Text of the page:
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All you need to read in the other general journals

BMJ 2009; 338 doi: https://doi.org/10.1136/bmj.b526 (Published 10 February 2009) Cite this as: BMJ 2009;338:b526

People with acute low back pain do not need lumbar imaging

Patients with uncomplicated acute or subacute low back pain do not need lumbar imaging, according to a meta-analysis of six randomised trials. Care that includes imaging such as radiographs, computed tomography, or magnetic resonance imaging doesn’t reduce pain, improve function, or affect quality of life.

The trials compared care with and without immediate imaging for people with short term back pain and no symptoms suggesting serious pathology, such as infections, cancer, or cauda equina syndrome. The authors judged five of the six trials to be of reasonably high quality. They found that immediate imaging had no significant effect on any outcome measured between three weeks and one year after the back pain began. The findings were most convincing for primary care patients in trials testing lumbar radiography. Doctors should resist pressure from patients and follow international guidelines that already recommend against imaging, say the authors. It is ineffective, costly, and exposes people to unnecessary radiation or even unnecessary invasive treatments.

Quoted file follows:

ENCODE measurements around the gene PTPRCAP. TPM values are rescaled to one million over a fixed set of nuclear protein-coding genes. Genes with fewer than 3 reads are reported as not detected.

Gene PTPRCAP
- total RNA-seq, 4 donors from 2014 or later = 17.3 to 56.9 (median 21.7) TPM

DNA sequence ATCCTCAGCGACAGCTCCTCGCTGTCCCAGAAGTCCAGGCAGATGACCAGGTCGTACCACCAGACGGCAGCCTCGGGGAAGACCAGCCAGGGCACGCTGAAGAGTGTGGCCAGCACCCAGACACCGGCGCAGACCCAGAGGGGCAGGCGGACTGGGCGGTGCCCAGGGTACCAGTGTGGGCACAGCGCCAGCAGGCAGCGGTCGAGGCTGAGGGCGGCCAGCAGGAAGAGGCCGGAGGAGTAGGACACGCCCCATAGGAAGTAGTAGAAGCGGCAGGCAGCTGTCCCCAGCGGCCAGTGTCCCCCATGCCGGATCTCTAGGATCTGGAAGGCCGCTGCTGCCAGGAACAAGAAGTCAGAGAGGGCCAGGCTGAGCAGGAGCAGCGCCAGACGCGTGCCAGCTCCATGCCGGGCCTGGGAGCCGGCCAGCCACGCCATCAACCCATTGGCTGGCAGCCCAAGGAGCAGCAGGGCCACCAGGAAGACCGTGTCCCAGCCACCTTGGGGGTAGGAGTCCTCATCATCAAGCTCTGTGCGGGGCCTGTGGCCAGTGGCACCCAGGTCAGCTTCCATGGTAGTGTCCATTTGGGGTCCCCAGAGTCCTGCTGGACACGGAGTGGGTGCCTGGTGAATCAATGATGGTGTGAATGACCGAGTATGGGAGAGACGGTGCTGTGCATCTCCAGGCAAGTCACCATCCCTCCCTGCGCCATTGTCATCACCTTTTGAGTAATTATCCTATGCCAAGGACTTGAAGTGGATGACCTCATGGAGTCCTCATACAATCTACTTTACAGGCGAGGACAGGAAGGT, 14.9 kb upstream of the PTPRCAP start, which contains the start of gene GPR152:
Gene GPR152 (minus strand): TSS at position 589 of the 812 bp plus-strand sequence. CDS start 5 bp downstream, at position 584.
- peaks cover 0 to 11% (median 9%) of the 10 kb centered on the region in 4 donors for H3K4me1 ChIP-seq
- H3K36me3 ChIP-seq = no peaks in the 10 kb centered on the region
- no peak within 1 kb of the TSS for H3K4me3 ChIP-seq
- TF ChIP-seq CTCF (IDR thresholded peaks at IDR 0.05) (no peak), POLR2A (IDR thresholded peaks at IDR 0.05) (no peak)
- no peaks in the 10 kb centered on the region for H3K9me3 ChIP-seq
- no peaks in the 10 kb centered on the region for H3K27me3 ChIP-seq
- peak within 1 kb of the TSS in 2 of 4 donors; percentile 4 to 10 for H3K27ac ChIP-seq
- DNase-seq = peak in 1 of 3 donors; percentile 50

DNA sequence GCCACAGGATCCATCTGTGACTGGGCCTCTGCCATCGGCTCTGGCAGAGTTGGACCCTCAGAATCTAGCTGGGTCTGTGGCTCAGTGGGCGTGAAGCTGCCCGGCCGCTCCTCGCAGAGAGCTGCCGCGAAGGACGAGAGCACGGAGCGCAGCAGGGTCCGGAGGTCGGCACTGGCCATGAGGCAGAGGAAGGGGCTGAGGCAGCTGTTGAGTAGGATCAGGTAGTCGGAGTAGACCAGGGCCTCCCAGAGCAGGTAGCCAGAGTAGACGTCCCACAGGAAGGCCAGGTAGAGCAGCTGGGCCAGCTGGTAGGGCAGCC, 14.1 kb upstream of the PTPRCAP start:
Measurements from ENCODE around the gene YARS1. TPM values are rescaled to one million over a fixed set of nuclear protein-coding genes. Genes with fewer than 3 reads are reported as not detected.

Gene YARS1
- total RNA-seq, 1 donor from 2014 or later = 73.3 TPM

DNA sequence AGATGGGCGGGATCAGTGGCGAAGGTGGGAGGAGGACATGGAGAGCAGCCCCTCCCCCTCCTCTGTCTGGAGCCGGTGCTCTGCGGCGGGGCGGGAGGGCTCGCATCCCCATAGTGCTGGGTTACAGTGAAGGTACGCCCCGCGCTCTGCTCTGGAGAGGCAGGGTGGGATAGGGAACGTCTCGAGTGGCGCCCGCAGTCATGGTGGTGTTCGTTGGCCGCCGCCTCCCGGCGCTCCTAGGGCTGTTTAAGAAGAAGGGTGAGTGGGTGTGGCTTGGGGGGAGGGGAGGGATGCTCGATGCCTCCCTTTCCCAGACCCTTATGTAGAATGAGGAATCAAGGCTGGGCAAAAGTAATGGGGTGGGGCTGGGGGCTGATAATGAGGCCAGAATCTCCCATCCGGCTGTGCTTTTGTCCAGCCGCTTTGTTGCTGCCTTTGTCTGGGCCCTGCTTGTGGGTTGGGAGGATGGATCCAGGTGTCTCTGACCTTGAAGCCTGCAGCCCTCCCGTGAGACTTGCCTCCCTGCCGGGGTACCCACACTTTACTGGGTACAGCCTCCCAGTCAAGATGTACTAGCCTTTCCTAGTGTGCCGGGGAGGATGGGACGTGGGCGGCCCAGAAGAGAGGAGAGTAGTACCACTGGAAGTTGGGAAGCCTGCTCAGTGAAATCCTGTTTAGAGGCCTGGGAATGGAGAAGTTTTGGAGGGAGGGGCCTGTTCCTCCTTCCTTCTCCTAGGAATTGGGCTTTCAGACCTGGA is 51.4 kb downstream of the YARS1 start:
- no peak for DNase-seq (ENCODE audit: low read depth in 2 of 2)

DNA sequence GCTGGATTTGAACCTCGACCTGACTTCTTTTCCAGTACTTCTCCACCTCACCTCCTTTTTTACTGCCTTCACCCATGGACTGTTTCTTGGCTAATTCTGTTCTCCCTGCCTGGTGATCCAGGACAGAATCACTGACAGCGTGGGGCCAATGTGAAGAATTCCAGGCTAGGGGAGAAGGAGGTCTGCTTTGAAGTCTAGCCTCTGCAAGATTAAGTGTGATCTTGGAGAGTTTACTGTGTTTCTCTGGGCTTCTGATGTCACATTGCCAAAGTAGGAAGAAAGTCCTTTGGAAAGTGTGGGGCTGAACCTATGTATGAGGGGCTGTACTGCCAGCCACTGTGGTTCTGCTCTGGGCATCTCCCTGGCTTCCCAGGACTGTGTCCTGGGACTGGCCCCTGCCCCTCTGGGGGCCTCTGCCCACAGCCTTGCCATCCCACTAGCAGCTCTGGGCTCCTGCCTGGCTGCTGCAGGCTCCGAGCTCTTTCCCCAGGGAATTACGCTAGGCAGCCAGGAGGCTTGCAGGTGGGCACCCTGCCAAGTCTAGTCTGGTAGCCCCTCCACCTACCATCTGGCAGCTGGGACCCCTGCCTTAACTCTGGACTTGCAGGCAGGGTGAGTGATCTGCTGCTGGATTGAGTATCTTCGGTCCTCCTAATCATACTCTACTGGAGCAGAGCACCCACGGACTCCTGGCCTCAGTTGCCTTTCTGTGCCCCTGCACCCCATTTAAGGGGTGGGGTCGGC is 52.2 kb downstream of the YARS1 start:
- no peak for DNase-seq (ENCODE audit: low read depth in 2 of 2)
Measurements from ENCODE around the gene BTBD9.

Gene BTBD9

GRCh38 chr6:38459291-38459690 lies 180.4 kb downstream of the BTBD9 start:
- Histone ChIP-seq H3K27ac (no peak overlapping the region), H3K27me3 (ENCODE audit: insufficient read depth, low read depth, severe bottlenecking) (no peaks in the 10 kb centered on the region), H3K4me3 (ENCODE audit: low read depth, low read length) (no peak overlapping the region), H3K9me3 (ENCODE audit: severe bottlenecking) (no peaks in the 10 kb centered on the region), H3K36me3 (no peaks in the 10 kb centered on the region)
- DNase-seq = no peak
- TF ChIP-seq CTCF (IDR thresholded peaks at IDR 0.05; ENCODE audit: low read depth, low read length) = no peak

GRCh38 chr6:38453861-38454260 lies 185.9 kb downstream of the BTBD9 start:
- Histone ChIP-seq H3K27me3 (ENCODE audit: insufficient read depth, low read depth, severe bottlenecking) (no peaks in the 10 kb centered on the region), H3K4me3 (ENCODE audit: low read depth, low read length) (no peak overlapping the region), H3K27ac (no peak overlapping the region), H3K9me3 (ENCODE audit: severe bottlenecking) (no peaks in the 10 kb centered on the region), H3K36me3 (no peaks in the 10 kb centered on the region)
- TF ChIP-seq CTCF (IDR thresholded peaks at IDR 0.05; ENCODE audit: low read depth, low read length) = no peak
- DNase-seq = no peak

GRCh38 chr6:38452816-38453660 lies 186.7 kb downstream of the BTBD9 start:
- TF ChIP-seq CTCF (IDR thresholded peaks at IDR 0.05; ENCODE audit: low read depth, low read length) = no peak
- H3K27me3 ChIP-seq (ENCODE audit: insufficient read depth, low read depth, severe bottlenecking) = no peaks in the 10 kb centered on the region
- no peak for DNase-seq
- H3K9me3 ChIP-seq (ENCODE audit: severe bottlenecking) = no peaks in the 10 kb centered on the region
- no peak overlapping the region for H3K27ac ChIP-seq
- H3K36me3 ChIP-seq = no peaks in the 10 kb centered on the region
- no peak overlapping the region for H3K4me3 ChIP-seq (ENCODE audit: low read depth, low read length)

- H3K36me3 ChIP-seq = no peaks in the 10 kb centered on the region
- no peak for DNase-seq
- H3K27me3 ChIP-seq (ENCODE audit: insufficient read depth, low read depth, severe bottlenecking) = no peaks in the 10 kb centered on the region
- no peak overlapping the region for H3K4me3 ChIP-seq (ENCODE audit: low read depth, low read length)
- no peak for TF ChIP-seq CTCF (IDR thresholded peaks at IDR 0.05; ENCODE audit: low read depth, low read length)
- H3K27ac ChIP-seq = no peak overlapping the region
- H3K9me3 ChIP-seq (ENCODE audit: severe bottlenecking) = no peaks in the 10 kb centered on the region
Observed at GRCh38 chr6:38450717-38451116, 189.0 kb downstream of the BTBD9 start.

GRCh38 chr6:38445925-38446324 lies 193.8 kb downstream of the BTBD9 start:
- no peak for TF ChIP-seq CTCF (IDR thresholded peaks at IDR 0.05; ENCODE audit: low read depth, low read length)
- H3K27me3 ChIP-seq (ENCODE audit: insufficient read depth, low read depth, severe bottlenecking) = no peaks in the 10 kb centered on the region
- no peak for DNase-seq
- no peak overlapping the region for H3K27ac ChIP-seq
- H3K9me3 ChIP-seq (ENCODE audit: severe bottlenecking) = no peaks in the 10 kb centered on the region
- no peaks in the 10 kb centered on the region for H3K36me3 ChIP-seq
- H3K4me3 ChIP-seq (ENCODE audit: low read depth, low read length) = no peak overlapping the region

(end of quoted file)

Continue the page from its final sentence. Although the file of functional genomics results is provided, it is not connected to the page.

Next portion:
A linked editorial endorses this view and suggests educating the public both inside and outside general practitioners’ surgeries (p 436). Some evidence exists that shifting patients’ views can have a durable effect on the way doctors manage acute back pain.

Screening identifies more cases of urinary tract stones in Chinese infants

In September last year the Chinese authorities discovered that many popular brands of infant formula milk were contaminated with the nitrogenous chemical melamine, after an unexpected number of babies and small children developed urinary tract stones. During the ensuing free screening programme, 589 infants under 3 years were screened with ultrasonography at one academic hospital in Beijing. Fifty of them had urinary tract stones (8.5%); 421 had received contaminated formula milk. Infants who were exposed to high amounts of the contaminant were five to seven times more likely to have …

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